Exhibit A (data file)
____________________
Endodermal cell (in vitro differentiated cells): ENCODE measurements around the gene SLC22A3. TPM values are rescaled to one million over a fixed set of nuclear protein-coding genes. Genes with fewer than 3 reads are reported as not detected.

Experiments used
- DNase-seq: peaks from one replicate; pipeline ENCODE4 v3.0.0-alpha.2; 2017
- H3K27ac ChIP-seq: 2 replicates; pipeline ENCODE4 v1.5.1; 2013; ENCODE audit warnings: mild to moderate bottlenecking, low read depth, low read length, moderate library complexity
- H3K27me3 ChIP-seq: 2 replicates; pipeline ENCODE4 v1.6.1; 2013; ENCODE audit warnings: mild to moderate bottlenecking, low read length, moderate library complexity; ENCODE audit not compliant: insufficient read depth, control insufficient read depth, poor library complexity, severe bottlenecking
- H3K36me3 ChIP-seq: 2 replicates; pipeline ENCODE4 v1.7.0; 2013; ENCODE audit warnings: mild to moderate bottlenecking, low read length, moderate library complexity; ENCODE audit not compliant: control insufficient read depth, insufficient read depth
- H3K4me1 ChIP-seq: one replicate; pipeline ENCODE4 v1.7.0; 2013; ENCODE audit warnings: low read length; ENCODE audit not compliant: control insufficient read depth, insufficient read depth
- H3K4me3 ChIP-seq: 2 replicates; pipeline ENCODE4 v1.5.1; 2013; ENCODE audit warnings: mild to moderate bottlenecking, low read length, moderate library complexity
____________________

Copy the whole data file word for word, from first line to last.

Endodermal cell (in vitro differentiated cells): ENCODE measurements around the gene SLC22A3. TPM values are rescaled to one million over a fixed set of nuclear protein-coding genes. Genes with fewer than 3 reads are reported as not detected.

Experiments used
- DNase-seq: peaks from one replicate; pipeline ENCODE4 v3.0.0-alpha.2; 2017
- H3K27ac ChIP-seq: 2 replicates; pipeline ENCODE4 v1.5.1; 2013; ENCODE audit warnings: mild to moderate bottlenecking, low read depth, low read length, moderate library complexity
- H3K27me3 ChIP-seq: 2 replicates; pipeline ENCODE4 v1.6.1; 2013; ENCODE audit warnings: mild to moderate bottlenecking, low read length, moderate library complexity; ENCODE audit not compliant: insufficient read depth, control insufficient read depth, poor library complexity, severe bottlenecking
- H3K36me3 ChIP-seq: 2 replicates; pipeline ENCODE4 v1.7.0; 2013; ENCODE audit warnings: mild to moderate bottlenecking, low read length, moderate library complexity; ENCODE audit not compliant: control insufficient read depth, insufficient read depth
- H3K4me1 ChIP-seq: one replicate; pipeline ENCODE4 v1.7.0; 2013; ENCODE audit warnings: low read length; ENCODE audit not compliant: control insufficient read depth, insufficient read depth
- H3K4me3 ChIP-seq: 2 replicates; pipeline ENCODE4 v1.5.1; 2013; ENCODE audit warnings: mild to moderate bottlenecking, low read length, moderate library complexity